The worst thing about change is not knowing what the outcome is going to be, not knowing which decision is going to work best, not knowing if you are right or wrong. Getting used to being in the state of trusting that everything will turn out just as it should takes some practice ... are you willing?
There are times in life when it feels like we're entering into an Alice in Wonderland scene - we haven't got a clue what's going on around us, everything seems to be topsy turvy, everything has taken on a new meaning and nothing looks like it should - does that strike a chord or maybe you can close your eyes and just picture what I'm saying and how it is relevant in your own life.
It's a very unsettling and generally uncomfortable place to be, we're used to 1 + 1 making 2 and suddenly even the maths don't add up. Whatever you believe or think, there's a counter argument and case for it. It pushes you to go along new paths which you just might not have wanted to.
This weekend the sun shone - at last, I might add. My dog, Miga - she's a blonde 10 year old labrador, and I went for a walk on Saturday - we made it a long walk as I was trying to save petrol and needed to get some things from the shops. Having made it to the shops I was disheartened to find that they didn't have what I needed. Rather than dwelling on my disappointment at not being able to make what I'd planned for dinner, Miga and I set off back along our tracks for home. Only I decided that I could take the opportunity to go home a different way - one I'd never seen before.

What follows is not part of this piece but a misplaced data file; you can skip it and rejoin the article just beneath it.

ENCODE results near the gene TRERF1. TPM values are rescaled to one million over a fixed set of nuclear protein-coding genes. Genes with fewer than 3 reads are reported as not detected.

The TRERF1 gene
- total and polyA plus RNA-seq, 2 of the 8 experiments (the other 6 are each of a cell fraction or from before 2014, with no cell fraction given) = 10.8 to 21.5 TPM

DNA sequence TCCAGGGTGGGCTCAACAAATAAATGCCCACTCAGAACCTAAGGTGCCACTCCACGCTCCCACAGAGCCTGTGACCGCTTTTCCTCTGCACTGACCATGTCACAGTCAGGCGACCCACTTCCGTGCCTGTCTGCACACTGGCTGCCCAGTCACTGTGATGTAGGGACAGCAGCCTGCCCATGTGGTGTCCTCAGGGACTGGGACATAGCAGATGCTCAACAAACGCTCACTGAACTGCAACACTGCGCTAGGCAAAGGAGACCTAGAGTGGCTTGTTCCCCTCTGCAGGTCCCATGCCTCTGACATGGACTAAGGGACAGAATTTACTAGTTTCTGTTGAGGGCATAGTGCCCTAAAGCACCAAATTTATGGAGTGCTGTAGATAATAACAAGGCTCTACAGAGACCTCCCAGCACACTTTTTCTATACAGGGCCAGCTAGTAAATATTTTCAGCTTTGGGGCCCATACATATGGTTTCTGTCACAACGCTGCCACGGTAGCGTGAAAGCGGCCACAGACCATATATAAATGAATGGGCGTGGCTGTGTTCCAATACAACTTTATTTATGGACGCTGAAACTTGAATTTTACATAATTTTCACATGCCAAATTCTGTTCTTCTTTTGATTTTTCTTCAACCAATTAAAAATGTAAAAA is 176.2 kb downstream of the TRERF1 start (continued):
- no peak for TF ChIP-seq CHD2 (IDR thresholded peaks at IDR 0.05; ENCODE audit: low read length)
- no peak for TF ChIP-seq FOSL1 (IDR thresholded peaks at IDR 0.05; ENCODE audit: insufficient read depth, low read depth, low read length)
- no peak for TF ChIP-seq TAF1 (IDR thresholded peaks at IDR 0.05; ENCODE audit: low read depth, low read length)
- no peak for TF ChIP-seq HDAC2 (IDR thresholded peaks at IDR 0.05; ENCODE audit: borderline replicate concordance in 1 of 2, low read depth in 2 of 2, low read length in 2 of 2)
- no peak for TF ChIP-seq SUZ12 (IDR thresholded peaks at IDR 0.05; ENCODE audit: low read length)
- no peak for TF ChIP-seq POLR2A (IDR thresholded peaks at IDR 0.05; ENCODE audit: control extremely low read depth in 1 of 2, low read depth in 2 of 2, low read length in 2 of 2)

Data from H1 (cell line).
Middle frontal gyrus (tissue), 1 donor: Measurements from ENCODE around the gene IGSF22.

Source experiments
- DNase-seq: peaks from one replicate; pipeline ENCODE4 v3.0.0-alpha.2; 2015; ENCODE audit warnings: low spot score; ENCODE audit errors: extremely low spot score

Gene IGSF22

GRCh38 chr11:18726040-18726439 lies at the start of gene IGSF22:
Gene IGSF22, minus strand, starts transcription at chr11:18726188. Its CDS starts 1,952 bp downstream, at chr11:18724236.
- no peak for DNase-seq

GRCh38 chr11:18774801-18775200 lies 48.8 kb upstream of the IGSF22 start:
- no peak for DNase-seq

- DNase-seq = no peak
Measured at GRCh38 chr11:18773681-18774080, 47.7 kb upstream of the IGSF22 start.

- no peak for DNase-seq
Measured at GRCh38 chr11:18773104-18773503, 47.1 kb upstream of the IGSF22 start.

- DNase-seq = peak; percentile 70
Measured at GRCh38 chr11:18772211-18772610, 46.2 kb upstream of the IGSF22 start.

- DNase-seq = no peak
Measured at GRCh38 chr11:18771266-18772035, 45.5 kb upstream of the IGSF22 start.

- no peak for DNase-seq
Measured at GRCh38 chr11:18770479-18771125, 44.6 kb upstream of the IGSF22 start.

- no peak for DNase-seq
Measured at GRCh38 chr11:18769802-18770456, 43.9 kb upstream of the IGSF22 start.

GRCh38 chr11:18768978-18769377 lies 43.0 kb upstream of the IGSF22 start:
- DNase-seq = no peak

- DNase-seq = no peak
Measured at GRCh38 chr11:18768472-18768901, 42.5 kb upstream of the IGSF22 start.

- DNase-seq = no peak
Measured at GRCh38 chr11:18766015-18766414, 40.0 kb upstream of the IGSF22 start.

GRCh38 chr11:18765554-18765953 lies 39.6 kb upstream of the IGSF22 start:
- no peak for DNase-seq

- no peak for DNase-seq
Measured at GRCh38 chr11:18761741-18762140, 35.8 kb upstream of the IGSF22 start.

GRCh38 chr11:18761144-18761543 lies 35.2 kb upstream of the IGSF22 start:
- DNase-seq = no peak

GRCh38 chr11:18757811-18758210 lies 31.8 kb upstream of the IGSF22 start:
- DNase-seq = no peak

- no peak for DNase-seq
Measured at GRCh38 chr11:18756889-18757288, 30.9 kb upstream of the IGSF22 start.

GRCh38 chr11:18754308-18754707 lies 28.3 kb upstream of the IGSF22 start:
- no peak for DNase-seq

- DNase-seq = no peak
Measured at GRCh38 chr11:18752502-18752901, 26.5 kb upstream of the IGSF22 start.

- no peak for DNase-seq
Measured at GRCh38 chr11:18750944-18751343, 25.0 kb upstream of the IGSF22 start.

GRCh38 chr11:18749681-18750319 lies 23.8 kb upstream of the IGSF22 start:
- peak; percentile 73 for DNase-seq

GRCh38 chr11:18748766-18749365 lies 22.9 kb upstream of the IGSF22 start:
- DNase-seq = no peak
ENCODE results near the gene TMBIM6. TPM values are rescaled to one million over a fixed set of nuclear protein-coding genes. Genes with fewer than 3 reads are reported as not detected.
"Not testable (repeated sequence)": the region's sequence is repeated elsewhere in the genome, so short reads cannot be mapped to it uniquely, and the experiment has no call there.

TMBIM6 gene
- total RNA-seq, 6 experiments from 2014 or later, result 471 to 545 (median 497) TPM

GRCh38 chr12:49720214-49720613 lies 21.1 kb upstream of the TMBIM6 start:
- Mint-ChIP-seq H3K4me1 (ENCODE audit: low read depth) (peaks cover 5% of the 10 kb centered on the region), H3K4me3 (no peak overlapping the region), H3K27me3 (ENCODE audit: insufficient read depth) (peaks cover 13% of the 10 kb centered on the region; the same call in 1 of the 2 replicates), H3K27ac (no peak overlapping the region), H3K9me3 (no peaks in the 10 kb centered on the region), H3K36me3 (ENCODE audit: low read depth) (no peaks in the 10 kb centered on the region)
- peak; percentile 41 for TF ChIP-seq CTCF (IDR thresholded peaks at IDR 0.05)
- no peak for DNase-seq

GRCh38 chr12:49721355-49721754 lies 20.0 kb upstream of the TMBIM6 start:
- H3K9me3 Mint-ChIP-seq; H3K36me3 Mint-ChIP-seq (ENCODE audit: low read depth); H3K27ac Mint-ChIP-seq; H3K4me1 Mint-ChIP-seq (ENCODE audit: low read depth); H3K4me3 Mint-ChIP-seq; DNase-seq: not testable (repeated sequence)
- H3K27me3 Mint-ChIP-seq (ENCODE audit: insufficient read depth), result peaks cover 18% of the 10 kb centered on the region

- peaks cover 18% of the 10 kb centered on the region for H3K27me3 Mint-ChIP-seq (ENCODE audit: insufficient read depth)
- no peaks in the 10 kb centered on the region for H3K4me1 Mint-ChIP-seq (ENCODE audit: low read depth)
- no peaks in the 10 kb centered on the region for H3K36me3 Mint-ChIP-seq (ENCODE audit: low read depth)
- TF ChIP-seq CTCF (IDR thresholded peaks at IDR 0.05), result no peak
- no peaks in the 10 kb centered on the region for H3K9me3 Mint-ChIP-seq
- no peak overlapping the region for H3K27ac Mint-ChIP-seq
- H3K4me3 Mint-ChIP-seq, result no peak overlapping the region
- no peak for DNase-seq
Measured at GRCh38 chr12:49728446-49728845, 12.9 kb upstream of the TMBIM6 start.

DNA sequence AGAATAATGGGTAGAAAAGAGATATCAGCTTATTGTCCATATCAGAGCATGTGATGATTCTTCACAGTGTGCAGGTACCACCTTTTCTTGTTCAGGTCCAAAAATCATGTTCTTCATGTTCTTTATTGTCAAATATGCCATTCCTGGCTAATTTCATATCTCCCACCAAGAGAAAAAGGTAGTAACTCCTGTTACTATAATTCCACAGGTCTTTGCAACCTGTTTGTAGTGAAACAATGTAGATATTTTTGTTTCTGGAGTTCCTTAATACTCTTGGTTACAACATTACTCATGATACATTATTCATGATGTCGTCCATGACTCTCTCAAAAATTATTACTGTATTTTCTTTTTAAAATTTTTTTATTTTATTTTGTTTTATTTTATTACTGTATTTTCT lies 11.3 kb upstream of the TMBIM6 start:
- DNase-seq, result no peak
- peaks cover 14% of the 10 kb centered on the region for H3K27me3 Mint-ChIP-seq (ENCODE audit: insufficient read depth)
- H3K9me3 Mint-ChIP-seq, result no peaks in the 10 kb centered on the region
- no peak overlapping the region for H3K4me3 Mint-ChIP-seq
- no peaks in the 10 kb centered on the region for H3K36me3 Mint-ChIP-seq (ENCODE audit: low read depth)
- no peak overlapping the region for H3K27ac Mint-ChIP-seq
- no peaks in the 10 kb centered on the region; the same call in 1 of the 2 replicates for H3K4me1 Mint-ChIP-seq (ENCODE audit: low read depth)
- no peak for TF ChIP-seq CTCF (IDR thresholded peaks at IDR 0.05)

At the bottom of the steps, there was a doorway (no door) to a path running alongside the river and it looked so inviting and it looked like it was headed in the right direction - after 10 minutes, the path stopped abruptly. We had no choice but to retrace our steps back to the door, and when nearly there, I found another path, slightly higher up the hill and so we took that one - it ran in parallel to the first one, and was well laid out, with edges - wey hey, this is going the right way and we continued walking. We came across a huge tree which had fallen over the path and there was nothing for it but to clamber up on top - I used the ivy like a stirrup and swung my leg over like mounting a horse - and on we wandered. A bit further along, there was another huge tree and once again we had to negotiate our way up and over. Just a few steps later and I was amazed, the path stopped - just stopped. Now I could think that it went nowhere, but it did go somewhere it just didn't go to where I expected it to! And it also didn't go to somewhere I thought was particularly useful. Long and short - we had to retrace our steps again, although half way along the return journey I found another path with steps which took me up and out and onto the main road.
Everything you do and everywhere you go adds to your knowledge, it helps you make the next decision. If you are in don't know land, it's ok to start exploring your options, it's ok to follow things and find they are a dead end, it's ok to retrace your steps. If you only stick to the way you know, you'll never find out how many other ways there are, nor get to do things just because.
Sometimes practising this is a bit of a challenge - so set yourself a goal to go for a walk, not knowing where you're going when you set out. Only when you reach each turning or crossroads or dead end, make a decision as to whether to continue straight on, turn left, right or retrace. Practising not having a known outcome can be very liberating and gives you an enormous sense of trust, exploration and achievement as the newness of what you're doing seeps in and allows you to relax into not needing to know everything when you think you do.